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Thread: easiest place to travel for disabled??

  1. #1
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    easiest place to travel for disabled??

    Hi i just thought i'd post a thread to see where people thought was the easiest place they had traveled as a disabled person thats WC users, stick/crutch walkers, blind, deaf etc. I've traveled to a few but think probably birmingham city centre, northampton, some parts of wales and stratford upon avon. As there are disabled loos, mainly flat paved flooring, automatic doors, and buses from 1 point to the next.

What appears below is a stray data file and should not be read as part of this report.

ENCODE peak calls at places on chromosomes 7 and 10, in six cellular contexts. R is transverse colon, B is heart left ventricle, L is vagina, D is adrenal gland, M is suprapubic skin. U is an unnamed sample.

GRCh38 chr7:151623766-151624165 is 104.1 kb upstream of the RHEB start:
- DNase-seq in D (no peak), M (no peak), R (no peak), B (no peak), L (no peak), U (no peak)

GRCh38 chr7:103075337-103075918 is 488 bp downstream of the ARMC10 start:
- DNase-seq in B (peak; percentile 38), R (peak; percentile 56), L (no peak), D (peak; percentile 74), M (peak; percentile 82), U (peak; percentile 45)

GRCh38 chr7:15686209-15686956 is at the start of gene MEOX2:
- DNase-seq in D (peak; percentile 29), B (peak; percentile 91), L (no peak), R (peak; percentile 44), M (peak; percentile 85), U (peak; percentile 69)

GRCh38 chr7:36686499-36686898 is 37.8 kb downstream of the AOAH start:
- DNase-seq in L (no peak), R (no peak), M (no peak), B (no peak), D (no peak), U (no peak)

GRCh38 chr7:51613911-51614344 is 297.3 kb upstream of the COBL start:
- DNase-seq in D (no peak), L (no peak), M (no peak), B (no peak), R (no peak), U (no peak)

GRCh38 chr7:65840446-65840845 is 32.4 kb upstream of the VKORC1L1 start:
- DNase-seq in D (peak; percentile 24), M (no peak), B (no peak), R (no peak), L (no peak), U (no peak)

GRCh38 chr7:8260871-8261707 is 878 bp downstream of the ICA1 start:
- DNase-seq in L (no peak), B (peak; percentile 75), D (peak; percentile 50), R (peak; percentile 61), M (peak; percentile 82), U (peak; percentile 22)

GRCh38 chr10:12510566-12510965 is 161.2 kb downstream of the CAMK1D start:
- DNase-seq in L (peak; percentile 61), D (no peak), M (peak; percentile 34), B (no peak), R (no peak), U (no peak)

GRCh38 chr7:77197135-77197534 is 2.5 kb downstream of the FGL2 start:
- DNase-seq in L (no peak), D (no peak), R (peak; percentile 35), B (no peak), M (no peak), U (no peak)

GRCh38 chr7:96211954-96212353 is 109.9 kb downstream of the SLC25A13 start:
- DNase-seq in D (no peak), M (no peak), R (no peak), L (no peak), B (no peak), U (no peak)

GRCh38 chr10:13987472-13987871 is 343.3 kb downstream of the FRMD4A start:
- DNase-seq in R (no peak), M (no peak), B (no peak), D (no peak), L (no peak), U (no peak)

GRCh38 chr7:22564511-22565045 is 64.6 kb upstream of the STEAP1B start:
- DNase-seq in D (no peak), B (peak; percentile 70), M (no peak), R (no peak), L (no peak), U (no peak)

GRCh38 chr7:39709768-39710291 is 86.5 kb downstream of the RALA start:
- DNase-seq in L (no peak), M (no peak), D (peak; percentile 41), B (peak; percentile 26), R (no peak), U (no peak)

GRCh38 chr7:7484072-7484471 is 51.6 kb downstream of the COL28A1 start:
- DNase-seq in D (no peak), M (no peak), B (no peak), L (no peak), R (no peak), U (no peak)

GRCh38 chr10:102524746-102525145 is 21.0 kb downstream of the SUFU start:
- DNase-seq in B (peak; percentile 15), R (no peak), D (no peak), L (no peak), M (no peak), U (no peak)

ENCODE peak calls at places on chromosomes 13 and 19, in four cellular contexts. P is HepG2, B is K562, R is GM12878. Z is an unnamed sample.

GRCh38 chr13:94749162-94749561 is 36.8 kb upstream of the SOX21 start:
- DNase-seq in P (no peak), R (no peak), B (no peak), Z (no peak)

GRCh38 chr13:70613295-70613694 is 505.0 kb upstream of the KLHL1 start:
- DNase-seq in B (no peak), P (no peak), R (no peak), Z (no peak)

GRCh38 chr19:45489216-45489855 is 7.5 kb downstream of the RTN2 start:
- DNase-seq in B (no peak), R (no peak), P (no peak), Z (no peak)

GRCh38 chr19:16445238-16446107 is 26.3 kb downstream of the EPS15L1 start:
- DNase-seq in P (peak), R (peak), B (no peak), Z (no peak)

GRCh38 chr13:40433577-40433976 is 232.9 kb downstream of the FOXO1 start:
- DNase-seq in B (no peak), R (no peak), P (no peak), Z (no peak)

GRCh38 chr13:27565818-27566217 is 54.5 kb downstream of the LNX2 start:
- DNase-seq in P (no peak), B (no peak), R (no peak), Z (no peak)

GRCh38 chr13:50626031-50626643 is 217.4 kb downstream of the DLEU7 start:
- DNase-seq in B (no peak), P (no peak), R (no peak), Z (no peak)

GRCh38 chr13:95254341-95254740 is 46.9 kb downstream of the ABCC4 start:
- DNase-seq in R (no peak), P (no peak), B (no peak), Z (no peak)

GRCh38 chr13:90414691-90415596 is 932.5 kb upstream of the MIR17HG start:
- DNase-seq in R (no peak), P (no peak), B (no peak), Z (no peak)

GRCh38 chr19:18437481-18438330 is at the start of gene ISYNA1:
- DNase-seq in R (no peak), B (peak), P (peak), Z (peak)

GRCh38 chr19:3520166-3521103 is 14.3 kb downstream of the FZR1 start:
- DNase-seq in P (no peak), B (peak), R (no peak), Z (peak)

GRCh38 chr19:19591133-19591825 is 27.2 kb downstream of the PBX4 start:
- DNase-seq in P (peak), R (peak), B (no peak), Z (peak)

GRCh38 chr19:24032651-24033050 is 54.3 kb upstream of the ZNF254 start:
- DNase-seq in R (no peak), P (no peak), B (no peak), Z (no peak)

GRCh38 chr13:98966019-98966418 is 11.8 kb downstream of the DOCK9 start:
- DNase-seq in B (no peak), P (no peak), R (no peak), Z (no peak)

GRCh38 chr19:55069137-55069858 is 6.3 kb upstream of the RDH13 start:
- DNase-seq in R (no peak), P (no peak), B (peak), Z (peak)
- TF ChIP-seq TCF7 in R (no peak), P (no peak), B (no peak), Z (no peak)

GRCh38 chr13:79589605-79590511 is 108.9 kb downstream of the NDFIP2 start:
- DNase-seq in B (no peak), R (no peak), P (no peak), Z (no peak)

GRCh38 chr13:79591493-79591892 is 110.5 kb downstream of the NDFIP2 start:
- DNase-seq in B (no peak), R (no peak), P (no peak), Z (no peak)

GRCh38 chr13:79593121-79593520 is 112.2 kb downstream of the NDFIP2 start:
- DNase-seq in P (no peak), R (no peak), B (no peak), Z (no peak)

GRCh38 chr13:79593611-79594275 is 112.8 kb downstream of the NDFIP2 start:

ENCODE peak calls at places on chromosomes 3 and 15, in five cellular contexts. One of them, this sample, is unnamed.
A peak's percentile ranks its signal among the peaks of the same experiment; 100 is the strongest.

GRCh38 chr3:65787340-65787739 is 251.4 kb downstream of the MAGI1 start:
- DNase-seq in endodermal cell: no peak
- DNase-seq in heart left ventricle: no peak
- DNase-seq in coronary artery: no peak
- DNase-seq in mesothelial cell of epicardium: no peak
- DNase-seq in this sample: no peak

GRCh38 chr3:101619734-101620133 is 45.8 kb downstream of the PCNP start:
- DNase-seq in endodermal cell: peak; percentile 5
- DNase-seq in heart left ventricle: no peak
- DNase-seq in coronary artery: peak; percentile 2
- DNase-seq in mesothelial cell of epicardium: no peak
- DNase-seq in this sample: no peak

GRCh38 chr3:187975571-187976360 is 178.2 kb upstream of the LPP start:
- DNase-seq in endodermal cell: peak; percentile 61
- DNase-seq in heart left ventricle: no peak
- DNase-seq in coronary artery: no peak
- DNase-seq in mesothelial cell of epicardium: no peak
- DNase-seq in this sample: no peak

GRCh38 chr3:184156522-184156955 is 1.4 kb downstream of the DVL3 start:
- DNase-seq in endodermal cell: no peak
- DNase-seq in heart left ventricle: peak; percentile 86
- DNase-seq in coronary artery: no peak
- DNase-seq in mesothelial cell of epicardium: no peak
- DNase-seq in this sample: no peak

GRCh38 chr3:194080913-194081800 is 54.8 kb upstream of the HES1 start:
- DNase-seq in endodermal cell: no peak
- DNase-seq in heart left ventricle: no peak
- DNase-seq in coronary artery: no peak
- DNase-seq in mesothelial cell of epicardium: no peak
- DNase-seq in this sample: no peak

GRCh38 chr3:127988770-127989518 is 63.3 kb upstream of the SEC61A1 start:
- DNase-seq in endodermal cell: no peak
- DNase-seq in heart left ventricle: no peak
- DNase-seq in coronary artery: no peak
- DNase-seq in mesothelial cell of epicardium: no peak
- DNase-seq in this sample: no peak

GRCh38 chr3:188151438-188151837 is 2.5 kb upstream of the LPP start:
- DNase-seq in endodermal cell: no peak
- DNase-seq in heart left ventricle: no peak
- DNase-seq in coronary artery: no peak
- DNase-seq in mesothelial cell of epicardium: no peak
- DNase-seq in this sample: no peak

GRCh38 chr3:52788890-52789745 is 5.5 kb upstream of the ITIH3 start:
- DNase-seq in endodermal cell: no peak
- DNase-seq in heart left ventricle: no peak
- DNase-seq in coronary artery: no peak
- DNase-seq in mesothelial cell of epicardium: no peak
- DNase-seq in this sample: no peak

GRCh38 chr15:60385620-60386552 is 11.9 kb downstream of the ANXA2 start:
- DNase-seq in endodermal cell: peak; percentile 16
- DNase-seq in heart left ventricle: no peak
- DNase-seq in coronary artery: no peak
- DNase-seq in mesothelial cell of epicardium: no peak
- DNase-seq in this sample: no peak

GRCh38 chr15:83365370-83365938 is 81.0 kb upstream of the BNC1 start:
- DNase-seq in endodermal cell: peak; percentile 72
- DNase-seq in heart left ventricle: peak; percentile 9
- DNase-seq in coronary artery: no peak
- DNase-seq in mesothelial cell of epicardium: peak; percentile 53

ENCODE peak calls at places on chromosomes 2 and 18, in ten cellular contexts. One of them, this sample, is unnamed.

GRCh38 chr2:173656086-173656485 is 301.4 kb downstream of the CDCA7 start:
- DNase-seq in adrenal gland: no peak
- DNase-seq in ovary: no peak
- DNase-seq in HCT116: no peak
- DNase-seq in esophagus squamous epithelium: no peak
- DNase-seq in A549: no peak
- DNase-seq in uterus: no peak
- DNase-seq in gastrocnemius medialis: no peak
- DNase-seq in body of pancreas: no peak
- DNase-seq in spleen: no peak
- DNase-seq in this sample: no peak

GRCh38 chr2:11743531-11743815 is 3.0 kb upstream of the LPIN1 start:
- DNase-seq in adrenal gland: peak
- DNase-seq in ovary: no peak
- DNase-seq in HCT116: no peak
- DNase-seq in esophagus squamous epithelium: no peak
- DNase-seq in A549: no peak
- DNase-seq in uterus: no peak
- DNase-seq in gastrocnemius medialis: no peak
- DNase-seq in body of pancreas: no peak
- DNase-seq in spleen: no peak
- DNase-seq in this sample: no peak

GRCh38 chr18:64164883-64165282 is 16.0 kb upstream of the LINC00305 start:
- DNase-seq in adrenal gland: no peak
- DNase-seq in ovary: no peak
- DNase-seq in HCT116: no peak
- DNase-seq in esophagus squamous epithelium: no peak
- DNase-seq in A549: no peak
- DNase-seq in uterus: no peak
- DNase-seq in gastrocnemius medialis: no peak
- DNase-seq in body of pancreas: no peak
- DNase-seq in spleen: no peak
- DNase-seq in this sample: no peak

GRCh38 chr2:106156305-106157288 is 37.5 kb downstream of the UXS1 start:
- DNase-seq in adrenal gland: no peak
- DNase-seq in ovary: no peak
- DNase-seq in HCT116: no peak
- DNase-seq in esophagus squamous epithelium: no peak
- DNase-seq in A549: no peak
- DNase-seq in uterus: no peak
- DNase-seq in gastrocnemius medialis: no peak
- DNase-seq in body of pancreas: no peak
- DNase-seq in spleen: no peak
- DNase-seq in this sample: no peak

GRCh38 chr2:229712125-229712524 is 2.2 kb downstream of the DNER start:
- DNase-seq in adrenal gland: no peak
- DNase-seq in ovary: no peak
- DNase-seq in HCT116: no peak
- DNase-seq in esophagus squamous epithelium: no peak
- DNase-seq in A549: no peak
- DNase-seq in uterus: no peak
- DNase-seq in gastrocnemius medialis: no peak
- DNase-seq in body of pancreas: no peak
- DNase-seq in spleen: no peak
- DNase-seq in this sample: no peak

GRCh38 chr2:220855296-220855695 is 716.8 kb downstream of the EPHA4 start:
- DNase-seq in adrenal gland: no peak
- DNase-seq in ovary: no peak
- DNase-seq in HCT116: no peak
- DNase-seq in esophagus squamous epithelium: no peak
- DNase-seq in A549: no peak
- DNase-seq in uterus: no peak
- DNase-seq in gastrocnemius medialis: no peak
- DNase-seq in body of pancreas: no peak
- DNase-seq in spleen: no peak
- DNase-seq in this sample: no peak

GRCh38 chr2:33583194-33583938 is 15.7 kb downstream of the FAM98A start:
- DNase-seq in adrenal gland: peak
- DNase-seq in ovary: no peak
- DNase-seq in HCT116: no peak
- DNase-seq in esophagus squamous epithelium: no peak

Worst place whitby, lake district, shrewsbury though to be fair these are beautiful places but you need a car to get you everywhere.
    I could state other good and bad places but thought that would be enough.

  2. #2
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    In the UK

    Quote Originally Posted by freedomeagle View Post
    Hi i just thought i'd post a thread to see where people thought was the easiest place they had traveled as a disabled person thats WC users, stick/crutch walkers, blind, deaf etc. I've traveled to a few but think probably birmingham city centre, northampton, some parts of wales and stratford upon avon. As there are disabled loos, mainly flat paved flooring, automatic doors, and buses from 1 point to the next.
    Worst place whitby, lake district, shrewsbury though to be fair these are beautiful places but you need a car to get you everywhere.
    I could state other good and bad places but thought that would be enough.